I hadn't the heart to write last night,
that terrible record of Jonathan's upset me so. Poor dear! How he must have suffered,
whether it be true or only imagination. I wonder if there is any truth in it at
all. Did he get his brain fever, and then write all those terrible things, or
had he some cause for it all? I suppose I shall never know, for I dare not open
the subject to him. And yet that man we saw yesterday! He seemed quite certain
of him, poor fellow! I suppose it was the funeral upset him and sent his mind
back on some train of thought.
He believes it all himself. I remember how
on our wedding day he said "Unless some solemn duty come upon me to go back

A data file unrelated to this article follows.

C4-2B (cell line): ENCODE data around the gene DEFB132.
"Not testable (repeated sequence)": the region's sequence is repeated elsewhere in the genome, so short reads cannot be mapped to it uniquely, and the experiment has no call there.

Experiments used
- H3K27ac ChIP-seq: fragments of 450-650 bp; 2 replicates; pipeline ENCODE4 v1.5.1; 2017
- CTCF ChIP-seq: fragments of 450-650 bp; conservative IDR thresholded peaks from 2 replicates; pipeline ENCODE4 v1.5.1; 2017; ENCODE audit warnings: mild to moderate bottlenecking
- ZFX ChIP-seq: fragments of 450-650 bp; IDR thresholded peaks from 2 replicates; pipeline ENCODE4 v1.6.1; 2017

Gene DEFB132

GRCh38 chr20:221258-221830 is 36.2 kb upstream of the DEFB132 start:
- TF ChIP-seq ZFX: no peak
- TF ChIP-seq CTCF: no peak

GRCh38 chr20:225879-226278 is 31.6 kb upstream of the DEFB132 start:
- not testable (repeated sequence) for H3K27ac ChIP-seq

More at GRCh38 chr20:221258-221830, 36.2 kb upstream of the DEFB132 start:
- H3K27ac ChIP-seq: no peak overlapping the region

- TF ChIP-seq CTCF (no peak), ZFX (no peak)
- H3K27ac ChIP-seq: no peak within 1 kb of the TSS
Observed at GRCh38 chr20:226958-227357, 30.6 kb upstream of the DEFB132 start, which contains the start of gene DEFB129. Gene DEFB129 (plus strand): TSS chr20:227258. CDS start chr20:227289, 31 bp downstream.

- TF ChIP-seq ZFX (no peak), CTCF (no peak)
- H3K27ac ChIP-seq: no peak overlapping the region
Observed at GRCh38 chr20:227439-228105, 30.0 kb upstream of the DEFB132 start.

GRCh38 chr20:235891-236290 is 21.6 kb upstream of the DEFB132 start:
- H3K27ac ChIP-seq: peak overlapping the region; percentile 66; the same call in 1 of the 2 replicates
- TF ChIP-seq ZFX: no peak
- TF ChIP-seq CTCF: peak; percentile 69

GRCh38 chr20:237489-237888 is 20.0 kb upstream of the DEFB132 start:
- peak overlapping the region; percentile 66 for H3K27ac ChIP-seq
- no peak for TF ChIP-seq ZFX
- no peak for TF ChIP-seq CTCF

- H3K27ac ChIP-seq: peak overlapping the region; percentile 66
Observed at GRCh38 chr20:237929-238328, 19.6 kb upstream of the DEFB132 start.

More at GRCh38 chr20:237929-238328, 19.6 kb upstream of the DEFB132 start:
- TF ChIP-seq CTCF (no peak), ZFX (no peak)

to the bitter hours, asleep or awake, mad or sane . . ." There seems to be
through it all some thread of continuity. That fearful Count was coming to London.
If it should be, and he came to London, with its teeming millions . . . There
may be a solemn duty, and if it come we must not shrink from it. I shall be prepared.
I shall get my typewriter this very hour and begin transcribing. Then we shall
be ready for other eyes if required. And if it be wanted, then, perhaps, if I
am ready, poor Jonathan may not be upset, for I can speak for him and never let
him be troubled or worried with it at all. If ever Jonathan quite gets over the
nervousness he may want to tell me of it all, and I can ask him questions and
find out things, and see how I may comfort him.